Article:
Snow Days: How My Interaction with Winter Weather Changed Over Time

    I was going to do a review of Shang-Chi and the Legend of the Ten Rings or the new second season of the Animaniacs reboot, making up for the fact that I haven’t written a review since I talked about Transformers: War for Cybertron back in August, but then I realized that my audience is largely made up of people who have enjoyed reading my articles covering animals (either extant or extinct), world governments (both legitimate and selfproclaimed), and the modern space race (I’ve talkedlot about that topic). If you wanted to read a review of the latest movie or TV show, you’d be going to a professional with an actual track record. Instead, you come to me. Today’s topic will be my thoughts on snow days, seeing as the first snow of the season fell in my area recently.

After mentioning them both, I will reveal that Shang-Chi rocks. Animaniacs is good, but it’s overly political at times

   Snow days are a beautiful thing when you’re a kid, as if God Himself were giving you a respite from the struggles of homework and teachers. Those poor souls whose parents homeschool them or who happen to live in a climate that doesn’t allow snow to form are worthy only of pity as they are forced to learn while children from northern climates are building snow forts, sledding, or sitting inside watching TV on their device of choice. I have several memories from the snow days of my youth, from the time the power went out and I had to hand out my collection of reading lights to the time my Dad got his work van stuck halfway out of the driveway in his attempt to get to work on time. It’s that last one that sparked my thoughts today – only partially because it amuses me to remember the time my father tried to use a child-sized snow shovel to dig out the tires once he got stuck.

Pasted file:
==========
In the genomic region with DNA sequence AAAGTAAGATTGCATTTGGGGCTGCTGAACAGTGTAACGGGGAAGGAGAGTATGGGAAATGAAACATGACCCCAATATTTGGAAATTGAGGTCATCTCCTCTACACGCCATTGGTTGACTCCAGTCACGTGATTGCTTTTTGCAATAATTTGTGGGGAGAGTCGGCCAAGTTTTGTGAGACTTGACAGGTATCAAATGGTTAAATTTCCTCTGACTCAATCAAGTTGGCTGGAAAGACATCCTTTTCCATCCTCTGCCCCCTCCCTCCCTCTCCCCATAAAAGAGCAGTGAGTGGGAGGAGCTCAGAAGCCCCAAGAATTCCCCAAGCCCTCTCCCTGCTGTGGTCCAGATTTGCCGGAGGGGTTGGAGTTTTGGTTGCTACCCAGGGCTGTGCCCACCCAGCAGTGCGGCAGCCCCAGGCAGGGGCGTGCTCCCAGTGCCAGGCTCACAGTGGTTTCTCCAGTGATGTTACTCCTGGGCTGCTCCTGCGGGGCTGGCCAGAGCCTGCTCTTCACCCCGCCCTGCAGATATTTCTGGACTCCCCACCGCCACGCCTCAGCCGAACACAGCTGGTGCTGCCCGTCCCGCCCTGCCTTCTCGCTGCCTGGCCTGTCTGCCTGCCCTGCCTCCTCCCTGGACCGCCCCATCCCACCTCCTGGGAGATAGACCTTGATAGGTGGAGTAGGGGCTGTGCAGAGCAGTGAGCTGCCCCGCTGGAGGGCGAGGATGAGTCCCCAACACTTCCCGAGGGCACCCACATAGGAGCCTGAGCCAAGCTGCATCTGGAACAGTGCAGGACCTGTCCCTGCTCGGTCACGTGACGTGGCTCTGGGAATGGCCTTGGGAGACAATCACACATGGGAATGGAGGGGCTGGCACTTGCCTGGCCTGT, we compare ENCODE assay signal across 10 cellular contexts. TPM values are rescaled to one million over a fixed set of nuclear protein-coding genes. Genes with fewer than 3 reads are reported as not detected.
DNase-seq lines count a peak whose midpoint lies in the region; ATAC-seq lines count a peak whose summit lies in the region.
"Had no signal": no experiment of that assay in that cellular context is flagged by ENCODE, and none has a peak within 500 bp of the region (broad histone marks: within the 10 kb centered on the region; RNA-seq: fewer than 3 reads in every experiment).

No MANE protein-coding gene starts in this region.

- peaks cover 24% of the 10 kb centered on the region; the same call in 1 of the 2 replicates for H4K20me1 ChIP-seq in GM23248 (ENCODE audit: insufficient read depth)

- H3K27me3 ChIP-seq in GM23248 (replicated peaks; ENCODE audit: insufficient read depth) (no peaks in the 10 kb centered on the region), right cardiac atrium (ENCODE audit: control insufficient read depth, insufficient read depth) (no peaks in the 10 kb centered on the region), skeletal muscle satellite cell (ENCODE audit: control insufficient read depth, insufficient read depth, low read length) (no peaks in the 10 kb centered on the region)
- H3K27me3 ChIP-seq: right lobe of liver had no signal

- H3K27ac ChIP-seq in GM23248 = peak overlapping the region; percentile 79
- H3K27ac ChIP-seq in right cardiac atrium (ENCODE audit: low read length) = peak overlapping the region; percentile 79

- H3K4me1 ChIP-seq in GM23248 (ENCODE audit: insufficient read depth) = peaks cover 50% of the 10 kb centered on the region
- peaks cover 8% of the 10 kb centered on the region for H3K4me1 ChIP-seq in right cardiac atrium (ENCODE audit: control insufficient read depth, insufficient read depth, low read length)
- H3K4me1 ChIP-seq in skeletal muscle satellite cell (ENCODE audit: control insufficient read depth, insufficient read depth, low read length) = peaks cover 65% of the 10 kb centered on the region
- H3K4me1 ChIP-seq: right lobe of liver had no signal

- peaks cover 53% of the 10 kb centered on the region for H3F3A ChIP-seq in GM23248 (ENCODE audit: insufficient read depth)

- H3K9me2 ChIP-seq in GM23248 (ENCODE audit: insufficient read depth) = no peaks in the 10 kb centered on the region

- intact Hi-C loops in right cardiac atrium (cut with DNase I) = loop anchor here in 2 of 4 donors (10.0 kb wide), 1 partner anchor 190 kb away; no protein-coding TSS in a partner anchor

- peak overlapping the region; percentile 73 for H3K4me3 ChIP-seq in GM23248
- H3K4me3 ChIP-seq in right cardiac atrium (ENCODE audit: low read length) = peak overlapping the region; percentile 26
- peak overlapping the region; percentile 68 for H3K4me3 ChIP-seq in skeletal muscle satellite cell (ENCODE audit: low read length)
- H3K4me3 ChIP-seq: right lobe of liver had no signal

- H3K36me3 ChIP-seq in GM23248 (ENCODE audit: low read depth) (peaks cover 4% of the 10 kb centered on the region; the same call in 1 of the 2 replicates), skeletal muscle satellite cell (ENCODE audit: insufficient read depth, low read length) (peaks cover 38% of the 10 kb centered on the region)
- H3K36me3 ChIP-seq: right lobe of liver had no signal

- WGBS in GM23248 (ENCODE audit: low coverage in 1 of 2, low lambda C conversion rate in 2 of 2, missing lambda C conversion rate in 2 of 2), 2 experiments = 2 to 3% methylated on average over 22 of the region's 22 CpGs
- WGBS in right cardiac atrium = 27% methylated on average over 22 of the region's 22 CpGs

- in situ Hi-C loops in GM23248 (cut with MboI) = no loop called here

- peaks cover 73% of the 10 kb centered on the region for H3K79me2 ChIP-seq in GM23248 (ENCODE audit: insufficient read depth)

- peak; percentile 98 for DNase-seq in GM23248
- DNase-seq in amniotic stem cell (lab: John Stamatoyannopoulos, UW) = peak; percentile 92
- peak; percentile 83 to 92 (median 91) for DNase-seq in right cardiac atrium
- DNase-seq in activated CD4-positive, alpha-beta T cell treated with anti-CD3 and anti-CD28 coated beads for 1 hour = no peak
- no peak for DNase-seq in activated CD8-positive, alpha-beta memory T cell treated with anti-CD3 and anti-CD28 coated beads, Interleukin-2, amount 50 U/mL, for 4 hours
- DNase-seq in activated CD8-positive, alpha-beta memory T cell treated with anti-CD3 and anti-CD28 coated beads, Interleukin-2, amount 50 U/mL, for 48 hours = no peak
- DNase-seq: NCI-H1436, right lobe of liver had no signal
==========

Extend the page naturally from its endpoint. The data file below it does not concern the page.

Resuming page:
The scale difference was the exact opposite of this, but I didn’t have a camera when I was in middle school

   The thing I realized from looking back at my treasured childhood memories was that my father never really has a snow day. The older you get, the less it seems like people care about your wellbeing during bad weather. When I was in college, that was understandable – when you live on campus, any weather that keeps you from making it to class will be pretty rare. It got cold enough to close down campus for an entire Wednesday in the winter of 2018/2019, and that was about it when it came to full-on weather related cancellations. But the fact that so few workplaces will give you a day off because of dangerous weather is an entirely different matter; unless you work from home, an adult is  just as likely to end up hurt or stranded by a blizzard on their daily commute as a kid on their way to school. I’ve got a good boss who wouldn’t make me come in on a day where I would be at risk, but not everyone is so lucky. In a family where only one parent is present, the disparity between snow days for adults and for children could lead to some real danger. The possibility that a single parent might be told to keep their children home but still be expected to go to work themselves is worrying even to think about, presenting the hypothetical person with the choice to either leave their kids alone at home and in hazardous conditions or risk losing out on a day’s pay. In some situations where your employer disagrees with you about the severity of the weather, they can legally fire you for not coming in to work; I hope I never have to meet anyone who would do such a thing.